That recurring joke is one of many comic episodes Spartan embarks on in 2032, and Stallone shows he does have the chops to handle comedy (intentional and unintentional). Spartan's love of quipping does not go unregistered, coldly analysed by Sandra Bullock's cop, and any time Sly's supercop isn't punching someone in the face, the script goes to great lengths to set him up with gag after gag. During his cryo-freeze, Simon Phoenix is implanted with knowledge of martial arts and terrorist tactics. John Spartan is taught how to knit.

It's bizarre to think how Demolition Man could have panned out. Stallone's role was apparently offered to both Steven Seagal and Jean-Claude Van Damme – neither of whom ever displayed great comfort with comedic roles. Part of me thinks that studios of the time used rising B-list stars like Van Damme and Seagal as back-ups to better negotiate a deal with the star they really wanted. The competition between Hollywood hunks was indeed fierce – Sly even manages a dig at Arnie's highly ludicruous political aspirations, although I think it's probably fair to say Schwarzenegger got the last word on that one.

Jackie Chan was an early front-runner to play Simon Phoenix, which I cannot see working at all – Wesley Snipes completely makes the role his own. Phoenix is an awful villain on paper – a mindless psycho with no particular agenda other than chaos, and for the most part he doesn't even have a sidekick or group of henchmen to boss around, meaning he talks to himself for vast portions of the movie. A by-product of being a total nutter, I guess. Maybe he's lonely.

However, Wesley Snipes does a fantastic job fleshing him out. He has a wicked cackle and a great swagger about him – none of which you suspect was in the script. You sense that Snipes was really given free reign to be as bonkers as he wished. I don't think I've actually seen any of his movies in which he looks like he's having quite as much fun. (Probably all that tax he was embezzling). One thing I will say is that Simon Phoenix can't dress for shit. An orange vest with dungarees? Is there a deleted scene in which he murders a dutch lesbian?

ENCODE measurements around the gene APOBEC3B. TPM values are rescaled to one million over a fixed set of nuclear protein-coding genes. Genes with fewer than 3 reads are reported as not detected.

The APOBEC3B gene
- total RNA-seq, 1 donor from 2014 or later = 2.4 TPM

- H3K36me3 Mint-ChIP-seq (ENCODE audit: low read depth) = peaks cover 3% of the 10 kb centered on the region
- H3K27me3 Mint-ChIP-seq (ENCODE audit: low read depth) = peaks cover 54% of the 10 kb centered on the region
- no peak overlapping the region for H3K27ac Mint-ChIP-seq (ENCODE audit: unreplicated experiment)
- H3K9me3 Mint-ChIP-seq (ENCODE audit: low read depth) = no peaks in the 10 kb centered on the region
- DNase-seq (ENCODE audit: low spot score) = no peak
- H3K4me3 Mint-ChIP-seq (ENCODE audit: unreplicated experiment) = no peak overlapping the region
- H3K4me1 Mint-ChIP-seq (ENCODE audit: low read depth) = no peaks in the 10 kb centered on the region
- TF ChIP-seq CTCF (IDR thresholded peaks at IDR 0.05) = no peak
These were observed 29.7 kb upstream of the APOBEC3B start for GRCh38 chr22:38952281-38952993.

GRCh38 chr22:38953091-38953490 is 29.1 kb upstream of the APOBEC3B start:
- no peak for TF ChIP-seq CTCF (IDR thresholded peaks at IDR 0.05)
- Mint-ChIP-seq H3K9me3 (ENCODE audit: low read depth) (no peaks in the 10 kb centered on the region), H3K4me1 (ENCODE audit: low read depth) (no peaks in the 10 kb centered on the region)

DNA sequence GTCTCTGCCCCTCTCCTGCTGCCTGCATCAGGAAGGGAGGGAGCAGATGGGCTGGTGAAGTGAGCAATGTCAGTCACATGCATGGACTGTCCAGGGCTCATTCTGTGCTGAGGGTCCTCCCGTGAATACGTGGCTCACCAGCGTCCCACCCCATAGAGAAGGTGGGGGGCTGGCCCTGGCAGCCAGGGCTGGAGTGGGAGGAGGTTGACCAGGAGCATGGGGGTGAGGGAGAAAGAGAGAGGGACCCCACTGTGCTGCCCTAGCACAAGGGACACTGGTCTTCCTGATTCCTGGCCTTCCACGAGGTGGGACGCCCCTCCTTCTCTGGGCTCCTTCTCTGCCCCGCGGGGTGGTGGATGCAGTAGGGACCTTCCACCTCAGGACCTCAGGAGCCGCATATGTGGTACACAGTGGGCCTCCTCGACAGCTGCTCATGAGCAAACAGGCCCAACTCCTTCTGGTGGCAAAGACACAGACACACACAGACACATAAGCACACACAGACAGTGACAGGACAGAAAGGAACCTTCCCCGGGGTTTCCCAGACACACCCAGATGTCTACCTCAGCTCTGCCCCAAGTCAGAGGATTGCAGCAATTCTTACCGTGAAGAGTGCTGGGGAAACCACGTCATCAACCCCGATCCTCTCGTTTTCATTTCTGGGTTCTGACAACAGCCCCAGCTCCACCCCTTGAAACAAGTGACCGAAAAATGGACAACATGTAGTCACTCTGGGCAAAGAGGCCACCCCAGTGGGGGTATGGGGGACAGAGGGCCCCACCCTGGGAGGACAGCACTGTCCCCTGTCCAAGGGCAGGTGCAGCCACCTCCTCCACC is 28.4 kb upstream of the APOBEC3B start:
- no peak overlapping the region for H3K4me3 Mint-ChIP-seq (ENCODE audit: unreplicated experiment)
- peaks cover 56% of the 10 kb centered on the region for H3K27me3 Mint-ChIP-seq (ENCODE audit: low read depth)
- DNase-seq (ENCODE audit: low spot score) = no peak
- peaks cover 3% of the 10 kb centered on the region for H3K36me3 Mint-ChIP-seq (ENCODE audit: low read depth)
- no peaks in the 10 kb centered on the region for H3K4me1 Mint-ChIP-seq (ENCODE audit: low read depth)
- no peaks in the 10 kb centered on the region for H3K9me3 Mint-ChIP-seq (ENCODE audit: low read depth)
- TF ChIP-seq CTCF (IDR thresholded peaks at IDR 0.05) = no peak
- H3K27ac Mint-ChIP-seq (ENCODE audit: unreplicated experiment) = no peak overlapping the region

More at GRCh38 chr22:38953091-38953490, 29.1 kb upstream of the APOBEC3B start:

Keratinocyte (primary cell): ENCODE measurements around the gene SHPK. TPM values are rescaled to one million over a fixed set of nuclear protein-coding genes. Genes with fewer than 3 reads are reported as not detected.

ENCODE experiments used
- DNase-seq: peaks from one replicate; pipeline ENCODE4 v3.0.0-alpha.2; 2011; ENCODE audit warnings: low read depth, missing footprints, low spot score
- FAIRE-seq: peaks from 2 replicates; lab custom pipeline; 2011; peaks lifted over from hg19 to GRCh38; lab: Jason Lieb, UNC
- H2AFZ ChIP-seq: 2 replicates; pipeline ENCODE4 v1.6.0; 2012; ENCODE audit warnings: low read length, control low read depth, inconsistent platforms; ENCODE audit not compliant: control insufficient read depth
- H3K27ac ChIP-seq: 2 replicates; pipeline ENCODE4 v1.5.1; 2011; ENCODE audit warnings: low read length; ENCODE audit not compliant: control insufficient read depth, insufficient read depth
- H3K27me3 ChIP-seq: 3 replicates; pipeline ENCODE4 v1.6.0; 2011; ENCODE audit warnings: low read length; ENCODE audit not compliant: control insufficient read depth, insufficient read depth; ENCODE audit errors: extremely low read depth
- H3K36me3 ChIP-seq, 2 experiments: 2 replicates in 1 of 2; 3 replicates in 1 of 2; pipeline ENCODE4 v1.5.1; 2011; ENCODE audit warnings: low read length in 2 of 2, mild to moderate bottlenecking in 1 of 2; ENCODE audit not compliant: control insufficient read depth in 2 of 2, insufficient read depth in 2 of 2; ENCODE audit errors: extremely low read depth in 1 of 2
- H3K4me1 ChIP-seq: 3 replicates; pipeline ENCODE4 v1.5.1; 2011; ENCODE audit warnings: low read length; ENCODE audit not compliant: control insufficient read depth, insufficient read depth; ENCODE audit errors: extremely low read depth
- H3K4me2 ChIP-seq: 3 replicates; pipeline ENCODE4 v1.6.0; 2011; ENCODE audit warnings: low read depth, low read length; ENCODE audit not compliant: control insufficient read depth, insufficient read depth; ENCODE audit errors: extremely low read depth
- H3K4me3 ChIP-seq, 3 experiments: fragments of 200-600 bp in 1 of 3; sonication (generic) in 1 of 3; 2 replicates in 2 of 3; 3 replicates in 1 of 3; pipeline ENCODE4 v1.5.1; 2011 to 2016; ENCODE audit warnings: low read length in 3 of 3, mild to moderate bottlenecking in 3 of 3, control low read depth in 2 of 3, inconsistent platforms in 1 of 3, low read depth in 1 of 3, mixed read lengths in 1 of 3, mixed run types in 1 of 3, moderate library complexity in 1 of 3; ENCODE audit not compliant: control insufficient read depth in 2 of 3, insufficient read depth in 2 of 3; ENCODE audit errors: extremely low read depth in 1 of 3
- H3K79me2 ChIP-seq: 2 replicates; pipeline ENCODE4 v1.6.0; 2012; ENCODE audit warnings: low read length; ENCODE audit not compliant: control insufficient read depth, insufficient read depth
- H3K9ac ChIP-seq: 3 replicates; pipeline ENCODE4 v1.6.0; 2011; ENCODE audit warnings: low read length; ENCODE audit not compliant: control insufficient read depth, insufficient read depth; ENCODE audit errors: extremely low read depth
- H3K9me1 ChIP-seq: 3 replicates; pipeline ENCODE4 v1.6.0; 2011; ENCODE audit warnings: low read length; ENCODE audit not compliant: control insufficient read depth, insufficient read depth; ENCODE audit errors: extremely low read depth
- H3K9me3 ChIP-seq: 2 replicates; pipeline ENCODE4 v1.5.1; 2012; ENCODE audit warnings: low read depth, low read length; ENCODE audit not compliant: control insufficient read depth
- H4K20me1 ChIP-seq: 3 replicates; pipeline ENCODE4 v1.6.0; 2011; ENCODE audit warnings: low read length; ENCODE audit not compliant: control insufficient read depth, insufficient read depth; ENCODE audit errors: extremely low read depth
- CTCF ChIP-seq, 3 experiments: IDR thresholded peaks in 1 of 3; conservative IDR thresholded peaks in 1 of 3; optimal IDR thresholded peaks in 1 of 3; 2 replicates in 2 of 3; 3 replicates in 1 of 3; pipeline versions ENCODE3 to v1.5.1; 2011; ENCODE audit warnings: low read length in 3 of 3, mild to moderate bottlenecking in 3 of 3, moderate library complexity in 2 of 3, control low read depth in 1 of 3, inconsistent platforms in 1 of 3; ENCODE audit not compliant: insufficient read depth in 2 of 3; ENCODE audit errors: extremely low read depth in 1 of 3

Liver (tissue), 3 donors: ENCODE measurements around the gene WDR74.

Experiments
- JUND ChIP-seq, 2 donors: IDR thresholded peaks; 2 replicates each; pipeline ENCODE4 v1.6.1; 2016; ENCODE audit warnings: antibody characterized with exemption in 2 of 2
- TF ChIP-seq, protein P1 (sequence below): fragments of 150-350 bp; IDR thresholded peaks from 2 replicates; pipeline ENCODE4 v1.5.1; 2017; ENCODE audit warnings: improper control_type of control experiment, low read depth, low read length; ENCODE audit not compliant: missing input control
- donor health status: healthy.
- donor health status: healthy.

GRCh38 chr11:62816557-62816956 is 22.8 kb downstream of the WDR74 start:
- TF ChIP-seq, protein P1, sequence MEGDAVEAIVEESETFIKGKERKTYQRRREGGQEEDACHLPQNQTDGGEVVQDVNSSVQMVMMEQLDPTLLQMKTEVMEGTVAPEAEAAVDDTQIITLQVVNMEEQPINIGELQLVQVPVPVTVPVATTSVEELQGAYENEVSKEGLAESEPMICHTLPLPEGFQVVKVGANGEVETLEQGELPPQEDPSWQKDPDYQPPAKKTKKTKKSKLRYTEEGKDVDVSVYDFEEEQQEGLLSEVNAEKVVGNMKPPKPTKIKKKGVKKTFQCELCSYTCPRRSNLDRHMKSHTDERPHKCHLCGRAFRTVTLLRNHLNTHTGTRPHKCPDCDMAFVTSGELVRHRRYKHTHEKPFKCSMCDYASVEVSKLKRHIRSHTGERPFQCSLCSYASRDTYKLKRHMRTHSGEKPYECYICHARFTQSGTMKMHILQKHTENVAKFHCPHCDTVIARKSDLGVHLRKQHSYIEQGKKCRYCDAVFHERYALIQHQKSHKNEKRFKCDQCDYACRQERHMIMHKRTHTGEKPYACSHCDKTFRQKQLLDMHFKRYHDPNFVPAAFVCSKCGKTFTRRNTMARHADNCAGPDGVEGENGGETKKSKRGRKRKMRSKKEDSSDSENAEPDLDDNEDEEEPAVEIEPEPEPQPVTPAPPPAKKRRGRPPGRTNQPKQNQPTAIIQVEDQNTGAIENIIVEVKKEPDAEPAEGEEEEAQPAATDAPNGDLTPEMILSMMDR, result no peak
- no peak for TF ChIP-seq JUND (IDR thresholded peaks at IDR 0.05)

So proud of the look, he put his name on it for all eternity.

Talking of deleted scenes, I'm imagining there's a fair few gathering dust in a vault somewhere (waiting for the 2032 holo-disc special edition re-release, I'll wager). Lots of Demolition Man simply makes no sense. The first thing Spartan mentions after his meltdown is his concern for his wife, who died in a massive earthquake, apparently. It can't have bothered him that much, because in about 48 hours time, he's digi-boning Sandra Bullock via the medium of sex hat. His daughter also gets one mention and is never followed-up on, presumably because that shit would be too depressing when there are entire city blocks to destroy and jokes about seashells to be made. It's weird, because the character has no need for a wife and daughter – it'd have been perfectly fine, and a lot less weird, if he just had no family whatsoever. Maybe Sly don't play that way.

Or maybe he just wanted to bang Sandra Bullock.

Demolition Man devolves into the usual nonsense before long – desperately awful one-liners ("Cocteau's plan went up in smoke!"), monologuing villains, Denis Leary doing a bit on freedom of speech for some reason – but before it gets there, it has a lot of fun. It sort of feels like the last days of Rome – a completely decadent orgy of mayhem and destruction and running away from explosions without an ironic wink. It really is a shame they don't make movies like this any more, but that's probably more the fault of self-reflexive smugfest Last Action Hero, which stomped into the action movie yard, kicked everyone else's balls over the fence and coiled off a giant turd on the playground. Thanks again, President Schwarzenegger.

Now, to play us out with the Demolition Man theme tune, Sting, who I can only assume was the coolest person available at the time.

Thanks to The Prince Charles Cinema in Leicester Square for screening Demolition Man, despite polite society's wishes.